Another difficulty we encountered was how different clinical teaching models affect scheduling. Speech-language pathology, audiology and exercise science had dedicated practicum or internship courses in which students could be assigned to a variety of experiences for an entire semester. In contrast, occupational therapy integrated clinical work into existing didactic courses. Occupational therapy students were restricted to clinical experiences that matched course content and initially were available only for six weeks of the semester. There were also semesters when occupational therapy did not offer certain courses and no students were available for some of our programs. We resolved this problem using different strategies. Occupational therapy flexed some courses to make students available for 12 weeks each semester. We also developed six-week rotational models with one group of students at the beginning of the semester and another at the end. When students are not available, we hire professional occupational therapists to continue services.
Challenge: Student requirements and grading
One issue that caught us by surprise was how to manage different programs’ requirements for their majors. The speech-language pathology and audiology model of separating clinical practica from other didactic courses meant that the clinical supervisor determined the practicum grade and that clinical documentation was written by students to meet the client’s needs.
In contrast, occupational therapy clinical work was integrated into didactic classes, which meant the clinical supervisor was not always the course instructor. Some occupational therapy clinical documents were also course assignments. Both the supervisor and instructor reviewed documents, which increased the time needed to finalize them. In addition, the practicum grade was a percentage of the overall course grade. Because it was a small portion of the final grade, some students did not prioritize their clinical work.
The occupational therapy center director worked with her department to change practices and improve this situation. Instructors graded documentation assignments for the class, and the supervisor separately edited and approved documentation that went into client charts. Instructors also revised course syllabi to include clinical competencies in the course grading criteria.

One issue that caught us by surprise was how to manage different programs’ requirements for their majors.

Challenge: Student ability levels and expectations
We encountered difficulty when students at different levels of experience were paired together. For example, in our WISH program we might have a junior occupational therapy student and senior exercise science student in their first clinical experiences working with a speech-language pathology graduate student in the third semester of clinical work. Depending on the program, we had students taking different levels of ownership of the client. For example, speech-language pathology students in programs primarily focused on communication skills were reluctant to let occupational therapy students take the lead, and the same students were less confident at asserting themselves in unfamiliar territory. Finally, our clinical supervisors also had to work out lines of authority. Could an occupational therapy supervisor directly intervene with a speech-language pathology student, or did they need to first discuss it with the speech-language pathology supervisor?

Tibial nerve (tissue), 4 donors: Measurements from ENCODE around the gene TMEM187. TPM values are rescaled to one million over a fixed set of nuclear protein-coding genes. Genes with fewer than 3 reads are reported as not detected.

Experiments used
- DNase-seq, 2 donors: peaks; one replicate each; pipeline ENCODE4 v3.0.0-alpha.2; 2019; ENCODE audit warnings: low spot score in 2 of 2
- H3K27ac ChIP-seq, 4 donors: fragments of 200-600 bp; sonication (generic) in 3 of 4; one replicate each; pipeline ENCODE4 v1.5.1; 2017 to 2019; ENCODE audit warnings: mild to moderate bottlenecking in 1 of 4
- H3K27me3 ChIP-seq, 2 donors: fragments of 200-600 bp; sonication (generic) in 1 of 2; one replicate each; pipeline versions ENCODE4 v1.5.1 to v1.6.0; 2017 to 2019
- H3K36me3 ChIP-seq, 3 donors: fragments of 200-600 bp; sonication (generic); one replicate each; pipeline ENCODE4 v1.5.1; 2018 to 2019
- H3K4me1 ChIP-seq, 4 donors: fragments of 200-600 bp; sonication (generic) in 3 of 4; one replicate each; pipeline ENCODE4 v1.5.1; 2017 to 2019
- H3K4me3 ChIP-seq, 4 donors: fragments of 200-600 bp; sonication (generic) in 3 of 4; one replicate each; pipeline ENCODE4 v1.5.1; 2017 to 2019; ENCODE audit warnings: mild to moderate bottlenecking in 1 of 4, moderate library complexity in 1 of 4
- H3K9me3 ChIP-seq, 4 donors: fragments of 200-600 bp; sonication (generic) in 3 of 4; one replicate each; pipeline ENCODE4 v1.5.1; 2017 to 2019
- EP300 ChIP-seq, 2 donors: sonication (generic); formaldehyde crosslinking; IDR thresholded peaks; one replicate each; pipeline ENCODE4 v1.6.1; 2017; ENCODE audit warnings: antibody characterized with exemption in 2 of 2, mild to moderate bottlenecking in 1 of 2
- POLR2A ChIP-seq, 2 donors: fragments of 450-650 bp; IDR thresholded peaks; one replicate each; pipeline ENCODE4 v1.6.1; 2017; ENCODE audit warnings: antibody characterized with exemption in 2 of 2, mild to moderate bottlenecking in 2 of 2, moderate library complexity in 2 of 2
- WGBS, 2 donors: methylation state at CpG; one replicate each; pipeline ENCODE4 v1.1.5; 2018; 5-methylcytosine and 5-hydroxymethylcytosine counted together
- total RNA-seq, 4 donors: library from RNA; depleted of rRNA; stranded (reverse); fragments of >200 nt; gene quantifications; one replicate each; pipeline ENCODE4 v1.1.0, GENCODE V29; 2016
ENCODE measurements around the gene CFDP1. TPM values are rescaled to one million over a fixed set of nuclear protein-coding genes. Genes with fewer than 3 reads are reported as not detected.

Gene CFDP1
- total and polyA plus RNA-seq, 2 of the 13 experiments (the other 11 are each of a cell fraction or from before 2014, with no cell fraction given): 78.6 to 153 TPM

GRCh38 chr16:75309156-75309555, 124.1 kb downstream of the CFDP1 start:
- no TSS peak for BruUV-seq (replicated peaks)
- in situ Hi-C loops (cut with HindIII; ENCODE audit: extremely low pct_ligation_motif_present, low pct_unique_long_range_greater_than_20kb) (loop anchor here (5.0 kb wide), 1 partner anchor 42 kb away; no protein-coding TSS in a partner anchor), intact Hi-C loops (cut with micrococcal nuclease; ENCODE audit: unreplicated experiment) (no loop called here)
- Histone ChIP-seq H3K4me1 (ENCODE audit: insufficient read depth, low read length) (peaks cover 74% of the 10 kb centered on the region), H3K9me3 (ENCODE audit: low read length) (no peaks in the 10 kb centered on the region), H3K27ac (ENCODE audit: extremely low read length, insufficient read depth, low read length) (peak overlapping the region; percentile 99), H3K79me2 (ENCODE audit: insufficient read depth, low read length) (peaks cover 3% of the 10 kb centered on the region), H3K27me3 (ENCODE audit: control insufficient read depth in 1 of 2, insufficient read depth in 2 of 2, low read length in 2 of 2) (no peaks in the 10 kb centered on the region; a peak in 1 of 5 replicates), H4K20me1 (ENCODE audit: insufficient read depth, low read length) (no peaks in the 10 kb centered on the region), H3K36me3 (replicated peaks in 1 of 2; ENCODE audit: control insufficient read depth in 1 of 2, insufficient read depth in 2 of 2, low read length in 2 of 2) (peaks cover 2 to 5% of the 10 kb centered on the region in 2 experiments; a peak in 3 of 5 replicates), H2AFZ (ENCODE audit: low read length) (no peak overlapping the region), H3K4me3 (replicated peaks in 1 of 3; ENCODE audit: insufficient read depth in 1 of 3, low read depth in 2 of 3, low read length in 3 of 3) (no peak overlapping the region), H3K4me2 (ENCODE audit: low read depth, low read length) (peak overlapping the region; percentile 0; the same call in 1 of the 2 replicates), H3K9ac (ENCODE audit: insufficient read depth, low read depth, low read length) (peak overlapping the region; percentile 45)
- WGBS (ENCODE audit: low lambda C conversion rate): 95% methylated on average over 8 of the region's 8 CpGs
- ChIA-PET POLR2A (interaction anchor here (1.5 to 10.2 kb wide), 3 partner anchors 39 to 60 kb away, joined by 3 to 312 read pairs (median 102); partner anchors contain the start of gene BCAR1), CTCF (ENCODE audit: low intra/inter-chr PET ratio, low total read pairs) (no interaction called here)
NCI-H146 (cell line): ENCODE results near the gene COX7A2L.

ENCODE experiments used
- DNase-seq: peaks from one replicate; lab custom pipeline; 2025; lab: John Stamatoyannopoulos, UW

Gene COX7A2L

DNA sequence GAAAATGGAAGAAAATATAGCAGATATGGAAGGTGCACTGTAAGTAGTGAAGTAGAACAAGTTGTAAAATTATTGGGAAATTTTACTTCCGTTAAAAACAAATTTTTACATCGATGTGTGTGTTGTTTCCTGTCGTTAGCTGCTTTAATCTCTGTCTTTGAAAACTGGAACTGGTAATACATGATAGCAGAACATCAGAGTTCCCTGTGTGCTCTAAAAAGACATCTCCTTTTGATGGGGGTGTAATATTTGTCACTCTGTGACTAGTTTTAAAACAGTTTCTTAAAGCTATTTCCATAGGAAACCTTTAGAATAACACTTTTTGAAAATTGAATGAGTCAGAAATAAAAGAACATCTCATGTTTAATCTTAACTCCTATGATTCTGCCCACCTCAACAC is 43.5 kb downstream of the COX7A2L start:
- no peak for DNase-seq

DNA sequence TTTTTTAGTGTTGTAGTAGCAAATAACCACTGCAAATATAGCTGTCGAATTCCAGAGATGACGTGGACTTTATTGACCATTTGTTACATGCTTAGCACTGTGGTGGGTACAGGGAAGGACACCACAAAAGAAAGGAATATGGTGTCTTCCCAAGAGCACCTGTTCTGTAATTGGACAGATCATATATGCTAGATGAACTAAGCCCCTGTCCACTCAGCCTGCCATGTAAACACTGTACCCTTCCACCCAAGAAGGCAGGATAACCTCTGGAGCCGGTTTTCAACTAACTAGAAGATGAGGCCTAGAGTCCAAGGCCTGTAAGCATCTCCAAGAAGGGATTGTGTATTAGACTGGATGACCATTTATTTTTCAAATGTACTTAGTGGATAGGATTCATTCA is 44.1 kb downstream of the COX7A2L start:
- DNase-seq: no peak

One solution we developed was to co-orient students. Clinical supervisors from all disciplines orient students as a group before the experience begins. Students see their supervisors working as a team and start learning basic foundations, cross-disciplinary information and clinical expectations as a team. The group then meets weekly to assess their progress, solve problems and plan next steps. When scheduling conflicts occur, we video the meetings and post them online. Program supervisors also meet without the students to discuss student and client issues.
Challenge: Who’s in charge?
When the IWB opened, we developed an administrative model that would keep centers linked to their respective departments while trying to centralize and standardize operations. Our dean wisely created an IWB director position to oversee all centers. The IWB director reports directly to the dean, is considered equal to the department chairs, and attends all leadership meetings in the college. Center directors report dually to their respective department chairs and the IWB director.
We started with five different centers, each with its own way of running programs. For example, occupational therapy paid a higher hourly supervisor rate but contracted only for direct client hours. Speech-language pathology and audiology had a lower hourly rate but paid for time spent meeting with students and reviewing documents. Over several years, the IWB director worked with center directors and department chairs to develop consistency in supervision expectations and faculty workloads, create equitable pay rates, centralize hiring procedures, manage budgets (including shared expenses), and develop operating policies and procedures.